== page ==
The Writer’s Almanac Podcast
The most wonderful thing I have today that wasn’t available to me before is old age. “The Writer’s Almanac” has been played on public radio stations and in podcast form since 1993. When American Public Media cut ties with Garrison Keillor over accusations of inappropriate behavior, the show disappeared.
If they want to restore the Middle Ages, good luck, but all of their best people are trying to escape. A Kalashnikov is no substitute for brains. We didn’t have cellphones back in the day and now we do, and so, as the Everlys sing and the GPS lady guides my wife through a maze of colonial streets in small towns on the coast of Connecticut, I can text my daughter and tell her I love and miss her, all simultaneously, and wind up at a nearby café overlooking Long Island Sound. The Writer’s Almanac – Wednesday, August 18, 2021 Vladimir Nabokov’s “Lolita” was published in the United States on this day in 1958 and, in 1920, on this day the 19th Amendment to the US Constitution was ratified. The Writer’s Almanac – Monday, August 30, 2021 “Satire is the weapon of the powerless against the powerful.” –Molly Ivins, born on this day 1944.
Nobody in Brooklyn speaks Brooklynese, it’s all gentrified. The press came down hard on Mets fans booing their team, one more sign that New York is turning into Seattle. This day, 1773, Phillis Wheatley published “Poems on Various Subjects Religious and Moral,” the first book ever published by a former American slave. This is a free, daily program produced by the same small media company that brought you A Prairie Home Companion. The Writer’s Almanac – Monday, August 23, 2021 It’s the birthday of the author who gave us “The Spoon River Anthology,” Edgar Le Masters . The work lost him friends in Spoon River, but earned him enough to live as a writer.
The Writer’s Almanac – Tuesday, August 31, 2021 Manga artist Yumiko Oshima was born on this day, 1947. A member of the Year 24 Flower Group, who revolutionized “shojo manga,” comics for girls. The Writer’s Almanac – Saturday, September 4, 2021 George Eastman received a patent for the first film camera, which he called Kodak, on this date in 1888.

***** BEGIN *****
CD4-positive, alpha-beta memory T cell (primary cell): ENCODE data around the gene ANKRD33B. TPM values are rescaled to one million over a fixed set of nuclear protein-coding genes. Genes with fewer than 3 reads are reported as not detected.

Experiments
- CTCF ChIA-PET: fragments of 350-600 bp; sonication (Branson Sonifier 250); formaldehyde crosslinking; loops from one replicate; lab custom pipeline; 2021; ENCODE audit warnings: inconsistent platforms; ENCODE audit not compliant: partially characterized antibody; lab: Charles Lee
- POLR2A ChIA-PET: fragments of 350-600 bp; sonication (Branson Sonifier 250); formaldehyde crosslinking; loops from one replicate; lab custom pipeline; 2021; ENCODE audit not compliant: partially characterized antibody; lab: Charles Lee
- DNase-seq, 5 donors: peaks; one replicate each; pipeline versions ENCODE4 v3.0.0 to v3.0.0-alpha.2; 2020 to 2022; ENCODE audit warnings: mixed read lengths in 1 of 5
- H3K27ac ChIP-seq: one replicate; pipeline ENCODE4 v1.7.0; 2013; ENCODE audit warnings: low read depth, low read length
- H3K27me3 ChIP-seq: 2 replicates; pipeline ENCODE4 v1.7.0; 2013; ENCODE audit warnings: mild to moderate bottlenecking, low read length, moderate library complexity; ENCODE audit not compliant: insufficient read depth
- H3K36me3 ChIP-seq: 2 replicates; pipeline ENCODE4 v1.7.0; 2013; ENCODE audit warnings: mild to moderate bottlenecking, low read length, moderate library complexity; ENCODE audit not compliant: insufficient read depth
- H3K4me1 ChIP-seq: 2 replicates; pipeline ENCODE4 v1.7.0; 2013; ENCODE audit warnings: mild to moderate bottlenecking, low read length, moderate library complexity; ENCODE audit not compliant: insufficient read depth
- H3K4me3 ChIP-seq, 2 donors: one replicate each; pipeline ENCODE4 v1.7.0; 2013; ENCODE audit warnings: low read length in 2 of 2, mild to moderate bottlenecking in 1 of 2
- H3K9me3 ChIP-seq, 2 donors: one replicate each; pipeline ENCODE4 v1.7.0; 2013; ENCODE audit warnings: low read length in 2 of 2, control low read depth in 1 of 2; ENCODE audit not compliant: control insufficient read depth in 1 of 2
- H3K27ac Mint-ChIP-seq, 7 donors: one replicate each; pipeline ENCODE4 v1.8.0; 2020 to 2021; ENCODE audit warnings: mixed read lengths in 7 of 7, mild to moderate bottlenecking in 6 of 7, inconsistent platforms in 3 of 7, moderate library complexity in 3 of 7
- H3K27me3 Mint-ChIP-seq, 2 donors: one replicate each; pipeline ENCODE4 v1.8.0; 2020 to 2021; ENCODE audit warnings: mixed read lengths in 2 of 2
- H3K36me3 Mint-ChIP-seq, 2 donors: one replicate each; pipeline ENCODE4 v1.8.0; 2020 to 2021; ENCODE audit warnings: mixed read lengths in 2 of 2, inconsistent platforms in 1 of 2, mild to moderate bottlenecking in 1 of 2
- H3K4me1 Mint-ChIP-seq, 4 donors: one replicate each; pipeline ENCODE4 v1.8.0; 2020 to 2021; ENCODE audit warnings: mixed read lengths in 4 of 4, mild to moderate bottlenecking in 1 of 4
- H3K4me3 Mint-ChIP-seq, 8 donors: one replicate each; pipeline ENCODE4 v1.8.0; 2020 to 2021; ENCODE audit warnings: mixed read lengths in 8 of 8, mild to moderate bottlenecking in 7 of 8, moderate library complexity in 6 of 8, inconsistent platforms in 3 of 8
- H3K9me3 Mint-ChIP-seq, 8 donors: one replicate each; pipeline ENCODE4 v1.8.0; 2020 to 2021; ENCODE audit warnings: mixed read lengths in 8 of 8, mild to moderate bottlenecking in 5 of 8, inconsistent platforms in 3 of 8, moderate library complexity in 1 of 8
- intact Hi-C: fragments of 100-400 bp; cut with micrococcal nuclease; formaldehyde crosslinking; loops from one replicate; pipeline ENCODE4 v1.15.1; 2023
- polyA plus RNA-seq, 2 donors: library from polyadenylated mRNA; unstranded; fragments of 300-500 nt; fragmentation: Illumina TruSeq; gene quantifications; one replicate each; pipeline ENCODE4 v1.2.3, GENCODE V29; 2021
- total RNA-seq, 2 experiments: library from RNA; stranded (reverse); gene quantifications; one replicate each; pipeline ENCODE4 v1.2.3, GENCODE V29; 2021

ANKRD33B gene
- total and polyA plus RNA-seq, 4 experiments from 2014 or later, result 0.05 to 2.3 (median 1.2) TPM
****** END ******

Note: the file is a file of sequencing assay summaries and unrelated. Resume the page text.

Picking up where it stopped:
I celebrated with lunch with five friends at an outdoor restaurant under a canopy on a perfect summer afternoon and in memory of my frugal parents I ordered the most expensive wines, and the Lord, who prepares a table in the presence of my enemies, prepared an even better one for my friends, and we feasted ourselves silly. My wife was away, tending to the settlement of the estate of a crazy bachelor uncle, and texted me, “I miss you too much,” a very nice touch. I come from fundamentalist people and every year they asked that I be excused from square-dancing in gym class so that I would not be tempted by carnal pleasure, but still they didn’t object to my reading secular literature such as Webster’s Unabridged Dictionary. They were gentle people, not like the bearded men with machine guns riding through the streets of Kabul, or the American mujahideen sacking the Capitol in January or Mr. Roseberry in his black pickup parked in front of the Library of Congress Thursday, claiming to have explosives enough to destroy whole city blocks. Afghanistan was a disaster we inherited from old imperialists and most Americans will be glad not to be reading about it on a daily basis. The Taliban is a bunch of thugs, nobody you’d want to move in upstairs, and they captured the flag, and now it’s their problem.
If what it means to live in New York is to ride the subway into a waterfall, maybe it’s best to be less stressed in the Upper Midwest and instead of flooded tunnels and tornado funnels, take sanctuary on the prairie. “Satire is the weapon of the powerless against the powerful.” –Molly Irvins, born on this day 1944.